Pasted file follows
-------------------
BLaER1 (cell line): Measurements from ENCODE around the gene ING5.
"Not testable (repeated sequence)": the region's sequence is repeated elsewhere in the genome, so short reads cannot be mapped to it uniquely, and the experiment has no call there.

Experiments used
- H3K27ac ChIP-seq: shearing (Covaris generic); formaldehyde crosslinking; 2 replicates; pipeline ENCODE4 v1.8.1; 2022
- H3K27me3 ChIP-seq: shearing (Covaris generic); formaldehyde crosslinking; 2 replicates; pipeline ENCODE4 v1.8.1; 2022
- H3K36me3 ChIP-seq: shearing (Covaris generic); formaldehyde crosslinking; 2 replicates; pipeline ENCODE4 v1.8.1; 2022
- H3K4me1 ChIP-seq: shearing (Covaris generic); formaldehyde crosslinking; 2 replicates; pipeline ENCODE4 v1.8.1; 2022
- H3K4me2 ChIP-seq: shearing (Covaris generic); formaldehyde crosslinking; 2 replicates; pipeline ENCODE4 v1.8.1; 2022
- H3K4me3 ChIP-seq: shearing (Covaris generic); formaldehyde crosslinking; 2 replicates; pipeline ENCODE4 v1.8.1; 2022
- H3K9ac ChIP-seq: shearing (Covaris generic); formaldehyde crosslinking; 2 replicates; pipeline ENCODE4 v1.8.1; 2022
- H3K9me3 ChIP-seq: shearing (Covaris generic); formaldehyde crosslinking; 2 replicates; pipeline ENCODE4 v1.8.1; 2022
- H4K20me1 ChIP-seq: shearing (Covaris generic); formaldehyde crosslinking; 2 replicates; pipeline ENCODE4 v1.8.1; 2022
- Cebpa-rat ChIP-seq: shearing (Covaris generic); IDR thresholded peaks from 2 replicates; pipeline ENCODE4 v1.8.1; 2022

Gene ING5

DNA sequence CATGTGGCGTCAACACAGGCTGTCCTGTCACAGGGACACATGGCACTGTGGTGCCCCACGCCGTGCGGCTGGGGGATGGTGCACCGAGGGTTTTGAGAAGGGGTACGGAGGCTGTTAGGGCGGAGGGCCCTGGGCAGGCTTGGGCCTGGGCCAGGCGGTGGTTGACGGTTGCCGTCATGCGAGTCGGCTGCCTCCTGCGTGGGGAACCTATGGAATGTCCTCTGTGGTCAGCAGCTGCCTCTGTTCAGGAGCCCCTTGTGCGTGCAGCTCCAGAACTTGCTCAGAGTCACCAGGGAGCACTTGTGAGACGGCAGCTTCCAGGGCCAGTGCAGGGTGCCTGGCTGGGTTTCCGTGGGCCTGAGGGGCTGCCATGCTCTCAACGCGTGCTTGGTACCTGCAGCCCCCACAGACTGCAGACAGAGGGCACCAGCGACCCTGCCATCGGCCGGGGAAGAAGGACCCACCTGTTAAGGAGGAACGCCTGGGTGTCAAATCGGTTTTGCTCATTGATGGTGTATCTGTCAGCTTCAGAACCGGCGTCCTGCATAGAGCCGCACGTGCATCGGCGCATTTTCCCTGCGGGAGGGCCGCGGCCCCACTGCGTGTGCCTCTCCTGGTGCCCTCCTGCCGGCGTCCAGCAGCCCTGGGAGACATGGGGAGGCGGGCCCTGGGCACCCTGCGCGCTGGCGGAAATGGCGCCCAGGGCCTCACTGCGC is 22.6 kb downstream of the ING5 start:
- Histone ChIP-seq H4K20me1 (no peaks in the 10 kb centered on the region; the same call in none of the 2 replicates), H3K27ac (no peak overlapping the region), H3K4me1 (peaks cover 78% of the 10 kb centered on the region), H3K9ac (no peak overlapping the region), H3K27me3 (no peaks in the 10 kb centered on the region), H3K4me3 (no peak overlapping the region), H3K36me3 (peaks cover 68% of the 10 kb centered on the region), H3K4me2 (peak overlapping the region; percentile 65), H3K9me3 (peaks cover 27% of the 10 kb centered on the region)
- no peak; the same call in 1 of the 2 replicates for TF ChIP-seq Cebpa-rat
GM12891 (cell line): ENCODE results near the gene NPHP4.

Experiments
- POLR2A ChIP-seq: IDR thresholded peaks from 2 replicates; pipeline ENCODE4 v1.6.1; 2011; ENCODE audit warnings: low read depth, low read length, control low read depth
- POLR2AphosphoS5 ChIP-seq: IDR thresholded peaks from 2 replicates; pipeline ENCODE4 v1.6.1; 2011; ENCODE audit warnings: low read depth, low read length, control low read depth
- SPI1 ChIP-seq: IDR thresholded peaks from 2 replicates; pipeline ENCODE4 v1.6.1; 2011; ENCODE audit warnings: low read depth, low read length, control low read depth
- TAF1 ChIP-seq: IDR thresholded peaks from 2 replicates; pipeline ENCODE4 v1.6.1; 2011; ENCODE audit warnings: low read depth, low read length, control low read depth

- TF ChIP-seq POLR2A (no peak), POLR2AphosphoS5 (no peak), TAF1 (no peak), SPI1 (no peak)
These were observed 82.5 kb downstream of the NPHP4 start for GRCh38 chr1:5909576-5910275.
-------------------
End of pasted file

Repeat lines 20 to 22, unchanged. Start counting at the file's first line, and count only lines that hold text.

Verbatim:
- POLR2A ChIP-seq: IDR thresholded peaks from 2 replicates; pipeline ENCODE4 v1.6.1; 2011; ENCODE audit warnings: low read depth, low read length, control low read depth
- POLR2AphosphoS5 ChIP-seq: IDR thresholded peaks from 2 replicates; pipeline ENCODE4 v1.6.1; 2011; ENCODE audit warnings: low read depth, low read length, control low read depth
- SPI1 ChIP-seq: IDR thresholded peaks from 2 replicates; pipeline ENCODE4 v1.6.1; 2011; ENCODE audit warnings: low read depth, low read length, control low read depth